The Constitution is clear about the exact wording of the oath and as a result, some constitutional experts have said that a do-over probably wasn’t necessary but also couldn’t hurt. Two other previous presidents have repeated the oath because of similar issues, Calvin Coolidge and Chester A. Arthur.

Article 2, Section 1, Clause 8 of the Constitution states:

“Before he enter on the Execution of his Office, he shall take the following Oath or Affirmation:

“I do solemnly swear (or affirm) that I will faithfully execute the Office of President of the United States, and will to the best of my ability, preserve, protect and defend the Constitution of the United States.”

That sounds to me that, even though the President “becomes” President by operation of law at Noon, before he can take any action as president “enter on the Execution of his Office,” Obama had to take the oath provided for by the Constitution. I think that the Constitution probably doesn’t require a word-for-word recitation of the oath, so long as what was recited recognized that the new president affirms that he will execute the office and preserve, protect, and defend the Constitution.  What if the new president were deaf and had to sign the oath? American Sign Language would not necessarily be a word-for-word translation of the oath (unless each letter were spelled out; unlikely).  Yet, certainly someone using ASL to take the oath would be considered to be president.  Or what about a president who may have a lisp who says “I do tholomy thwear…”?  Once again, I’d say that’s no problem. And the Chief Justice’s acceptance of the oath as sufficient likey ends the inquiry. And who would have standing to challenge the inefficacy of the oath?

But whether or not Obama had to re-take the oath, I’m not sure this will have the desired effect.  Why? Because conspiracy theorists will continue to question the illegitimacy of the president. Not that they need any help, but here are a few more ideas:

  • The President took a variety of executive actions on Tuesday and Wednesday, including nominating cabinet positions.  If the Oath was improperly administered, (which the President implicitly admits by re-taking the Oath) aren’t all of those actions legally invalid?  And if the invalid actions include the nomination and appointment of, for example, Hillary Clinton as Secretary of State, aren’t all of her subsequent actions as SoS invalid?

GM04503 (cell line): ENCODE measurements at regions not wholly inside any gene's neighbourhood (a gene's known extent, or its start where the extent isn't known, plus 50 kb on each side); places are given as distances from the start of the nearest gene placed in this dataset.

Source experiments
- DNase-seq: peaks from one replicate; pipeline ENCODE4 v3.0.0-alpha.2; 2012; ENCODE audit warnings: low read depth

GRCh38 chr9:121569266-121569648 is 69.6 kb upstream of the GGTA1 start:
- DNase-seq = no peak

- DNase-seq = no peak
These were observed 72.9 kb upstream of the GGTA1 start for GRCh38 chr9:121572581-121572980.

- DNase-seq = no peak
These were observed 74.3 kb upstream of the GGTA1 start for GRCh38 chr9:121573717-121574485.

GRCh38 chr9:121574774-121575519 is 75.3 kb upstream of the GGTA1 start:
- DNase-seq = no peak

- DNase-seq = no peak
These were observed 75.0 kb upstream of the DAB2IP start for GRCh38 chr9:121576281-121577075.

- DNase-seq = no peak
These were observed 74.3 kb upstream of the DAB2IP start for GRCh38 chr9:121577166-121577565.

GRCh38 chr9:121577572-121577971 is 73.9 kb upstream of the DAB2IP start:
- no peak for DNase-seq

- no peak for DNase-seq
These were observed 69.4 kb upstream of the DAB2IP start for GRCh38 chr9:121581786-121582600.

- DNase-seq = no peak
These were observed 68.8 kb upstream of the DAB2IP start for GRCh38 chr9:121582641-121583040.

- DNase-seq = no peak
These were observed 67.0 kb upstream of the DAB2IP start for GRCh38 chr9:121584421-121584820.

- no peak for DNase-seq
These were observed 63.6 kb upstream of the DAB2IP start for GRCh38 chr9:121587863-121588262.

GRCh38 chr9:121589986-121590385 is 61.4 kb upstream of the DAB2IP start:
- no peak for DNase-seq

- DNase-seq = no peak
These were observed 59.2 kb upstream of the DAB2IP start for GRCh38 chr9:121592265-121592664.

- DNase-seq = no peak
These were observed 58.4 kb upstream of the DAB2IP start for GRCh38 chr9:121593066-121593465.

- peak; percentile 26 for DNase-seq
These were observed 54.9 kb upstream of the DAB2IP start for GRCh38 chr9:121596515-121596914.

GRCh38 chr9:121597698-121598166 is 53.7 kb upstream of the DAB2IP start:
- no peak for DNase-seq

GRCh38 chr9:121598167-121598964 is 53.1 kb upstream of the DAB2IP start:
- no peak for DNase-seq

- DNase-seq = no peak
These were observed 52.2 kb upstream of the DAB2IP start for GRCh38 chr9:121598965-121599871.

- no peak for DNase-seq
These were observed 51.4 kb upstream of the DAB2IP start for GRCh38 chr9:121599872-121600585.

• None of this matters anyway because, according to many conspiracy theorists, Obama was not born in the United States, thus he could never be president to begin with.
  • How can a guy be president when his chief white house counsel is a guy named “Greg Craig“?

Leave a comment

Filed under Society

Obama Set to Name FCC Chair

According to the ABA Journal, quoting the New York Times, President-Elect Obama is preparing to nominate Julius Genachowski to be chair of the Federal Communications Commission.  From the article:

He also advised Obama on telecom policies and helped in his campaign’s successful online strategy, according to the Times. Genachowski clerked for Justice David H. Souter and was chief counsel to former FCC chairman Reed Hundt in the 1990s.

The FCC Chair is a serious appointment. In the last decade, the FCC has taken a much tougher stance on “indecency” leading to fines in the infamous “nipplegate” incident.  This year, in FCC v. Fox Television, the Supreme Court is reviewing whether “fleeting expletives” broadcast by networks can subject them to indecency sanctions.

netneutralitycopy1

But more than just whether Bono can say the “F-word” once on TV, the past years have seen a slurry of FCC-permitted media consolidation (allowing those with the most money to speak with the loudest voices), questions regarding whether new FCC faces a slew of new regulatory issues, such as whether broadband providers may prohibit or give priority to different streams of media, or those coming from preferred sources, or whether there must be “net neutrality”  (background here).  Media companies, public interest groups, and academics alike have been working to make serious changes in FCC policy.

A compelling portrait of modern telecommunications

A compelling portrait of modern telecommunications

What flows over telephone and cable wires in interstate commerce, and what flows over the air “in a million tiny pieces” has a profound effect on all of our lives today.  The courts and Congress may play a role, but it’s at the FCC where all the technical decisions that seriously affect what we can see, when we can see it, and how we can use the Internet happen.  Stay tuned.


Leave a comment

Filed under Law, Society